Kids and sports fans alike will have their pick of two of Denver’s most popular sports stars, who will don the big red coat and play Santa at the JW Marriott, 150 Clayton Lane. Denver Broncos quarterback Kyle Orton will appear as Santa himself, Mon., Dec. 6, 6-7:30p.m., followed by the Denver Nuggets’ Chris “Birdman” Andersen on Sun., Dec. 19, 3-6p.m. Tickets to tell Christmas wishes to either celebrity Santa cost $10 and sell out early – sign up at www.CherryCreekNorth.com. Proceeds from Orton’s appearance benefit Champa House, a program of Denver Rescue Mission; resources raked in by Andersen benefit Alliance for Choice in Education.

To keep in touch with the latest plans, look in at www.CherryCreekNorth.com,

Old South Pearl Street beckons you to join your friends and neighbors for an old-fashioned holiday festival. WinterFest on Old South Pearl Street will be held Fri., Dec. 3, 5-9p.m. and Sat., Dec. 4, 11a.m.-5p.m., in the 1500 block south, between Florida and Iowa avenues.

WinterFest features the best of the 60+ vendors from this summer’s Farmers Market season; great food from Deluxe restaurant’s Deluxe Street Food Truck; holiday treats and beverages; a Christmas tree lot, wreaths and garlands; children’s activities and live music all day long.

Should clouds converge and temperatures drop, South Pearl will be lined with fire pits to warm your fingers and toes, and if you’d like to rest your legs, have a ride in the Box Elder Clydesdale horse and carriage while your presents are being wrapped.

Tree-lined Old South Pearl Street makes a wonderful setting for a winter celebration, snow or shine. For information, visit www.oldsouthpearlstreet.com.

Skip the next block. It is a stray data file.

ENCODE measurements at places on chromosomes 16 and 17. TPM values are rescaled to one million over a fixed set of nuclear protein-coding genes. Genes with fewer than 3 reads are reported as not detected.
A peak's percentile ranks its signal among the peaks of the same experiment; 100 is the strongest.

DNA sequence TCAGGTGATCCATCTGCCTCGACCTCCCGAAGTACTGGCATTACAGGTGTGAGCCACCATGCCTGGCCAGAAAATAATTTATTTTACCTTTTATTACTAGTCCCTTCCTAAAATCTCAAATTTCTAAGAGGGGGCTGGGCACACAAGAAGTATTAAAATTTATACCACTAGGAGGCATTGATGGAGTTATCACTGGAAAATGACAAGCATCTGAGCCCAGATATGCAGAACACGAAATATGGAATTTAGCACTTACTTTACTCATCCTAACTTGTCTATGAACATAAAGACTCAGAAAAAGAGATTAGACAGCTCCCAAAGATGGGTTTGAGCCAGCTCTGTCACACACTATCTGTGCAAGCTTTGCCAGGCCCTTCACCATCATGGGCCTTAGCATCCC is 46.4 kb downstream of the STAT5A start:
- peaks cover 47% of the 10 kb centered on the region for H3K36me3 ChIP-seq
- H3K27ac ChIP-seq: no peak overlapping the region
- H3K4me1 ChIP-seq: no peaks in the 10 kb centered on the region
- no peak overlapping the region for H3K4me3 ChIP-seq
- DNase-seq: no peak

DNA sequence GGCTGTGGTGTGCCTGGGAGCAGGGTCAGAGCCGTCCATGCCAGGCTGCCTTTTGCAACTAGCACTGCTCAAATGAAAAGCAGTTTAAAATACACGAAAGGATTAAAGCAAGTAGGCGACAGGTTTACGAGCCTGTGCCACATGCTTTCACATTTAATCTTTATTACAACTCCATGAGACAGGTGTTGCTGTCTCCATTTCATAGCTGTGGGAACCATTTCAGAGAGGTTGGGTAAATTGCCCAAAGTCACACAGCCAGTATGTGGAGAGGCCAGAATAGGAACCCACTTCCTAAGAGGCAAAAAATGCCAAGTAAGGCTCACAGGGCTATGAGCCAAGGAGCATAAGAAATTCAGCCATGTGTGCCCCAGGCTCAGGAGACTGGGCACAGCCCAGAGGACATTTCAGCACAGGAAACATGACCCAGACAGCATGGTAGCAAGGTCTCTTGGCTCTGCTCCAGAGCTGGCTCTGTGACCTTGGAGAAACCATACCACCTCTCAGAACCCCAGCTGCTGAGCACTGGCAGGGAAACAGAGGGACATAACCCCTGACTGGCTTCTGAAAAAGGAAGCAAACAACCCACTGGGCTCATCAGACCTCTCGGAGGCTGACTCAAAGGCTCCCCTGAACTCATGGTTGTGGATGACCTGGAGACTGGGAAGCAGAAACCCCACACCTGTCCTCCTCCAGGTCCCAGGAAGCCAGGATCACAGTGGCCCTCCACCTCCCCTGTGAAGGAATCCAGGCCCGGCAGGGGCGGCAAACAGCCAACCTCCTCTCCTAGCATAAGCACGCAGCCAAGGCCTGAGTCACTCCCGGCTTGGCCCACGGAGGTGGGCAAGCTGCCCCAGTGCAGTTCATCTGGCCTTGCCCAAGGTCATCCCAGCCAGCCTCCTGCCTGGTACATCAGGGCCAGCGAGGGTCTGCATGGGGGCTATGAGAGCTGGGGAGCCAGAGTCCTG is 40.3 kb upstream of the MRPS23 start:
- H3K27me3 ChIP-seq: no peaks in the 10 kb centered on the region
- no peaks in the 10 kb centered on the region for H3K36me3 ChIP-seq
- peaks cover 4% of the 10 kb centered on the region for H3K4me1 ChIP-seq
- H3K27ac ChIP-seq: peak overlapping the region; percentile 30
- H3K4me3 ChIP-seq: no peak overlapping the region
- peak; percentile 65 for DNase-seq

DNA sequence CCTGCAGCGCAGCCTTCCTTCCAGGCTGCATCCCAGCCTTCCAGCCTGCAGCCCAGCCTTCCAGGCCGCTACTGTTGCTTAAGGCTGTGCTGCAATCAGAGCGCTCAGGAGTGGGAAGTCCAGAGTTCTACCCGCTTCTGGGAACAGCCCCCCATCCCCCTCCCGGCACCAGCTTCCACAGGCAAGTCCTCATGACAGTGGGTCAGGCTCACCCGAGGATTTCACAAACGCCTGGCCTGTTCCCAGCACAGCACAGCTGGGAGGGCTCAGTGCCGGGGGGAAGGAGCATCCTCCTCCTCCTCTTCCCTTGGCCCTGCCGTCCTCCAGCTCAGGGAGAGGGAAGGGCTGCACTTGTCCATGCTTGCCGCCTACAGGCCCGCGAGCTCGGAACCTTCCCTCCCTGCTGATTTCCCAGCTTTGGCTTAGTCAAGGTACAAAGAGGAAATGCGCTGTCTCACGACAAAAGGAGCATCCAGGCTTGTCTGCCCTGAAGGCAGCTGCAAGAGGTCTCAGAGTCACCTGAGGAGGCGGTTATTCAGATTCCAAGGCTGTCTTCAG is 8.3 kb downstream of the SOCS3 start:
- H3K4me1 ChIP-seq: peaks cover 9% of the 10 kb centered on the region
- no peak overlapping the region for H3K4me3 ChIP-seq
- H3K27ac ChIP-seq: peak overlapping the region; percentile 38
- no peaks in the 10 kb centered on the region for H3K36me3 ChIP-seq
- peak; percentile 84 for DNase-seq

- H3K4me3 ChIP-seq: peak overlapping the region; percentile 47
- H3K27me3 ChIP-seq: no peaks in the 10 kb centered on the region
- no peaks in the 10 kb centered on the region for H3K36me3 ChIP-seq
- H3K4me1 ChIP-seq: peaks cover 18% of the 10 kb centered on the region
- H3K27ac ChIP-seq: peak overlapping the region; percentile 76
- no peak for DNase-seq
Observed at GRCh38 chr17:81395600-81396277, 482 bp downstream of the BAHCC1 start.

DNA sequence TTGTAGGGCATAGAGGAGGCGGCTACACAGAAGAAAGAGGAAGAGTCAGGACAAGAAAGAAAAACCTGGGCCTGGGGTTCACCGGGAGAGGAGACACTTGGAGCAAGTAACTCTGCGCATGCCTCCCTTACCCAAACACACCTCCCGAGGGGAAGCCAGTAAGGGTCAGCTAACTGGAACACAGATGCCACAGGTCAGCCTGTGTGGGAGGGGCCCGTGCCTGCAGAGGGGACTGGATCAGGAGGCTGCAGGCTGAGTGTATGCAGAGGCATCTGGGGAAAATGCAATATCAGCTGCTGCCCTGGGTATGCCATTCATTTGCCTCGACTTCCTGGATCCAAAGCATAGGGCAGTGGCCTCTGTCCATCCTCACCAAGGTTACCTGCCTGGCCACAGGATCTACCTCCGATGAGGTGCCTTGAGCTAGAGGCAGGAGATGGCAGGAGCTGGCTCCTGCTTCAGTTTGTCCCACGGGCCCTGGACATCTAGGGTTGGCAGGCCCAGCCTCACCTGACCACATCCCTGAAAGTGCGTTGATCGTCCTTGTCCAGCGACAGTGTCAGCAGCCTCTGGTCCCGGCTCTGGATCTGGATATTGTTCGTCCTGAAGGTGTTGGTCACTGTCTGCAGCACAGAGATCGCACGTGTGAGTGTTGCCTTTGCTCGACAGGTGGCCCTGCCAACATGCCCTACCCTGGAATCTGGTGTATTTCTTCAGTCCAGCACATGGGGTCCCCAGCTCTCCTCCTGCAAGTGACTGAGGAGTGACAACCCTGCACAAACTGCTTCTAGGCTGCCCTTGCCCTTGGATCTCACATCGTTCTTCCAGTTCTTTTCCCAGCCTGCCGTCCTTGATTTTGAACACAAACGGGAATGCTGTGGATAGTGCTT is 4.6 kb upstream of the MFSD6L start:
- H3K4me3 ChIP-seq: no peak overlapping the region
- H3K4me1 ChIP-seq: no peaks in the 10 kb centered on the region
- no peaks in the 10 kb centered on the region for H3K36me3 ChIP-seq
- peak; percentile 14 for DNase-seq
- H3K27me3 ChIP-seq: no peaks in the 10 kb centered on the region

By the way, to make your shopping even easier, Cameron Church, 1600 S. Pearl St., is offering two afternoons of childcare (kids must be 5 and older), for S. Pearl shoppers, Dec. 5 and 12, noon-2p.m. These Holiday Gift Workshops will keep your little ones safe and busy, while you whittle down your shopping list to a more manageable size. There is a $3 materials fee per child. Kids under 5 may participate with a parent in attendance.

While you’re in the area, take an hour or three and head over to the newly spiffed Antique Row shopping district for the remaining days of a Holiday Open House, Sat.-Sun., Dec. 4-5. Dozens of businesses from 400 to 2000 S. Broadway will be dressed for the season and anxious to tempt you with a limitless array of antiques, collectibles, furniture and home decor items of all sorts.

Details were still being decided at press time, but expect a variety of holiday frivolity in the form of edible treats, entertainment and plenty of good cheer.

The annual Antique Row Holiday Open House is always a good chance to take home a little present from the past. For information, visit www.antique-row.com.